US 3880169 A
An insulated lead has a sharp pointed electrode on its distal end for penetration into the myocardium. The tip end portion of the electrode is bent at a small angle to the axis of the lead so that the depth of penetration of the electrode can be controlled by choosing an appropriate angle of penetration. A felt pad on the lead and electrode provides for a single suture fixation of the lead to the heart muscle and controls blood seepage adjacent the electrode.
Claims available in
Description (OCR text may contain errors)
United States Patent Starr et al.
[451 Apr. 29, 1975 CONTROLLED ENTRY PACEMAKER ELECTRODE FOR MYOCARDIAL IMPLANTATION Inventors: Albert Starr, Portland, 0reg.; David L. Swendson, Garden Grove, Calif.
Assignee: American Hospital Supply Corporation, Evanston, 111.
Filed: Jan. 2, 1974 Appl. No.: 429,974
U.S. Cl. 128/418; 128/419 P Int. Cl A6ln 1/04 Field of Search 128/348, 351, 404, 418,
References Cited UNITED STATES PATENTS Fisher et al 128/419 P Chardack 128/419 P Williamson 128/419 P Shanker 128/419 P OTHER PUBLICATlONS Morris et 211., Annals of the New York Academy of Sciences." Vol. 167, Art. 2. Oct. 30, 1969, pp. 987-994 (pp. 990 & 991 relied on).
Schuder et al., Transactions of the American Society of Artificial internal Organs," Vol. 10, 1964, pp. 366-370.
Primary Examiner-William E. Kamm Attorney, Agent, or Firm-Lee R. Schermerhorn [57) ABSTRACT An insulated lead has a sharp pointed electrode on its distal end for penetration into the myocardium. The tip end portion of the electrode is bent at a small angle to the axis of the lead so that the depth of penetration of the electrode can be controlled by choosing an appropriate angle of penetration. A felt pad on the lead and electrode provides for a single suture fixation of the lead to the heart muscle and controls blood seepage adjacent the electrode.
6 Claims, 5 Drawing Figures CONTROLLED ENTRY PACEMAKER ELECTRODE FOR MYOCARDIAL IMPLANTATION BACKGROUND OF THE INVENTION This invention relates to a pacemaker electrode.
In myocardial implantation. a pointed stimulating electrode is caused to penetrate into the myocardium or heart muscle. The electrode is applied externally and is equipped with suitable means for fixation to the outside of the heart by sutures.
It has been the practice heretofore to project the electrode rigidly at a right angle from a relatively stiff and rigid base plate so that the electrode penetrates the myocardium in a direction perpendicular to the surface of the heart. With such an arrangement the depth of penetration is predetermined at the time of manufacture and it cannot be varied by the surgeon at the time of implantation. This imposes undesirable limitations on the technique of implantation because the optimum depth of penetration may vary.
Objects of the invention are, therefore, to provide a controlled entry myocardial lead, to provide a myocardial stimulating electrode wherein the depth of pene tration may be controlled at the time of implantation, to provide an electrode which allows a wider choice as to the manner in which the heart is approached and exposed, to provide an electrode adaptable to a minimum exposure of epicardial surface. to provide an improved suturing pad, to provide means for controlling blood seepage adjacent the electrode, and to provide a myo cardial lead which may be secured quickly and come niently by a single suture.
SUMMARY OF THE INVENTION The present lead has a sharp pointed electrode on its distal end for penetration into the myocardium. The tip end portion of the electrode is bent at a small angle to the axis of the lead so that the depth of penetration of the electrode can be controlled by choosing an appro priate angle of penetration. A felt pad on the lead provides for single suture fixation of the lead to the heart muscle.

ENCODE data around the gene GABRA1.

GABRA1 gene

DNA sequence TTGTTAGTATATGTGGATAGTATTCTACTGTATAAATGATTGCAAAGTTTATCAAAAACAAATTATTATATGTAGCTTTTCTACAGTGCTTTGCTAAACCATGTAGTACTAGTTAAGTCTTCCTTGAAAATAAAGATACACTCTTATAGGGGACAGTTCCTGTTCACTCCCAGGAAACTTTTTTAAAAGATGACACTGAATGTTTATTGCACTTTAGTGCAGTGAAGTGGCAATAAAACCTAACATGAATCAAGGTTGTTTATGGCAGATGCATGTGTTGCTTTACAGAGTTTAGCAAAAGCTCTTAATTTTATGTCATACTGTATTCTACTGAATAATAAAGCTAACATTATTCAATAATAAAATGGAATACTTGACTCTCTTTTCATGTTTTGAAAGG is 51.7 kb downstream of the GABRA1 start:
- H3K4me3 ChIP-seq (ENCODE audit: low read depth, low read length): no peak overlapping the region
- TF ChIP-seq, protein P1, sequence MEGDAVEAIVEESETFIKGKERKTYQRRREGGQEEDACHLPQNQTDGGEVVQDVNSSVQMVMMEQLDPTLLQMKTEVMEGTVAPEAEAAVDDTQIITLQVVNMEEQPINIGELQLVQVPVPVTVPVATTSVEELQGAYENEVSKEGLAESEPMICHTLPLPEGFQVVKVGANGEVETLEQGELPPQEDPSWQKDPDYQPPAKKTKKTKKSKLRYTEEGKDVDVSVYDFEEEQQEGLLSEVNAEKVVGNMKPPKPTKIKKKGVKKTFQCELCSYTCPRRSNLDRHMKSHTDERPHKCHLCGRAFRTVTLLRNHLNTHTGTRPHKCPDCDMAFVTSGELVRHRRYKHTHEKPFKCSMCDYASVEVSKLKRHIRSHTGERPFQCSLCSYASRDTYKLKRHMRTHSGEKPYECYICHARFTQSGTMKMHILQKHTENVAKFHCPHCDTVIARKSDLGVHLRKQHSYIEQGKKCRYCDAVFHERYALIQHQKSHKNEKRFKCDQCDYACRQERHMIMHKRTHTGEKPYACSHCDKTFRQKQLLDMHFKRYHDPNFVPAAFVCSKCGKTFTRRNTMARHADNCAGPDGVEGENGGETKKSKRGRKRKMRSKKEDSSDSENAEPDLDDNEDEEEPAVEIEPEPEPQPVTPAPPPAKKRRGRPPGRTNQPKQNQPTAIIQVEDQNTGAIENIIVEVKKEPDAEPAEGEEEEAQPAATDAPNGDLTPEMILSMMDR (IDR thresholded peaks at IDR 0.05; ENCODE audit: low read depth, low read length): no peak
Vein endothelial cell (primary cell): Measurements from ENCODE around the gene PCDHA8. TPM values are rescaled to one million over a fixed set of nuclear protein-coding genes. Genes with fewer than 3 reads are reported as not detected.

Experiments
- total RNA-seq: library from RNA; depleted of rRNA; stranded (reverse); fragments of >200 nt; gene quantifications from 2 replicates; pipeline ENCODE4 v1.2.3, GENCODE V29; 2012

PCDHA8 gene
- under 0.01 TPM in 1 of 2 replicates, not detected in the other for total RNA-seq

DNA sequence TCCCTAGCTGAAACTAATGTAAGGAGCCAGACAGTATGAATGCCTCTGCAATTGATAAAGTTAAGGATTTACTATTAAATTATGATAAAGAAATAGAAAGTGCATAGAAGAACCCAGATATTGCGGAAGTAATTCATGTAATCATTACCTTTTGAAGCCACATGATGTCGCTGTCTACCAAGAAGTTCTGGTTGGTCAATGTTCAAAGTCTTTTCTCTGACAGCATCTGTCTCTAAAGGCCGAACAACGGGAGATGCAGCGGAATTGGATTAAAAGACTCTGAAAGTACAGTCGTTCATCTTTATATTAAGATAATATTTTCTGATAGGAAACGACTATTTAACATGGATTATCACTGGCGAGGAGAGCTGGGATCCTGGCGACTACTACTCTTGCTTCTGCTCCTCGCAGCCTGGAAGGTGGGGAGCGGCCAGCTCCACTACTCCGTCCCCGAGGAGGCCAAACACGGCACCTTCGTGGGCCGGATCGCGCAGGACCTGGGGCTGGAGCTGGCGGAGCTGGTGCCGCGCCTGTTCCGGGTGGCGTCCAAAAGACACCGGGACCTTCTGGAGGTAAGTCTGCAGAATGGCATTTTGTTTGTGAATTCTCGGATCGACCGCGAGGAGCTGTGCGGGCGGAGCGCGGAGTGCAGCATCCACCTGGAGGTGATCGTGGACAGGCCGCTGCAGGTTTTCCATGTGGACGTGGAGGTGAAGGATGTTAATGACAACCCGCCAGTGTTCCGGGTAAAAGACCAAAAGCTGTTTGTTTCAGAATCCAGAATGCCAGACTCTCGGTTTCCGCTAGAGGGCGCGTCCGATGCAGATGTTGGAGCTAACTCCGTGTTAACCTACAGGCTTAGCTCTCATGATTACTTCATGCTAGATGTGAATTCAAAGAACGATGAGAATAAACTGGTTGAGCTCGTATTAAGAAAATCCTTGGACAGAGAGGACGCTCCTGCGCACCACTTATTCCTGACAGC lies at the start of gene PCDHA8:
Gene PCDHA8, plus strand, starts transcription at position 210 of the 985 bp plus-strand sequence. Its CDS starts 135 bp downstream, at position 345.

Placement of the electrode is facilitated when a minimum of epicardial surface can be exposed. This allows a wider choice as to the manner in which the heart is approached and exposed. The porous and flexible suture pad also performs a hcmostatic function. controlling blood seepage from the area immediately surrounding the electrode tip.
The invention will be better understood and additional objects and advantages will become apparent from the following description of the preferred embodiment illustrated on the accompanying drawing. Various changes may be made, however. in the details of construction and arrangement of parts and certain features may be used without others. All such modifications within the scope of the appended claims are included in the invention.
BRIEF DESCRIPTION OF THE DRAWING FIG. I is a fragmentary elevation view of a heart showing the first step in the placement of the electrode; FIG. 2 is a view similar to FIG. I showing fixation of the electrode;
FIG. 3 is a plan view of the distal end ofthe lead, with parts broken away;
FIG. 4 is a side elevation view, with parts broken away; and
FIG. 5 is a longitudinal sectional view of the proximal end of the lead.
DESCRIPTION OF THE PREFERRED EMBODIMENT The preferred embodiment shown on the drawing comprises an elongated lead having an electrode portion II on its distal end and a connector fitting 12 on its proximal end. The lead comprises a flexible insulating tube I3 of suitable material. such as silicone rubbcr, containing a flexible coiled conductor 15. Conductor I5 is made of a metal which is extremely corrosion and fatigue resistant. such as, for example, Elgiloy, manufactured by Elgiloy Company, a division of American Gage and Machine Company in Elgin, Ill.
The electrode portion ll comprises a rigid electrode body 20 of the same metal as conductor 15. Electrode 20 has a sharp point 21 in its outer end and a cylindrical axial bore 22 in its inner end to receive the end of the conductor coil 15. The wall of bore 22 is crimped at 23 on the coil to anchor the coil and make good electrical contact therewith. The inner end of electrode abuts the end of tube 13.
After crimping, a portion of the electrode 20 is covered with a silicone rubber insulating sleeve 25 which overlies the end of tube 13 for a short distance. The distal end of sleeve 25 is received in an annular recess 26 in electrode 20 so as to leave the sharpened tip end 21 of the electrode exposed and provide a continuous relatively smooth surface across the transition from the point 21 to the sleeve 25.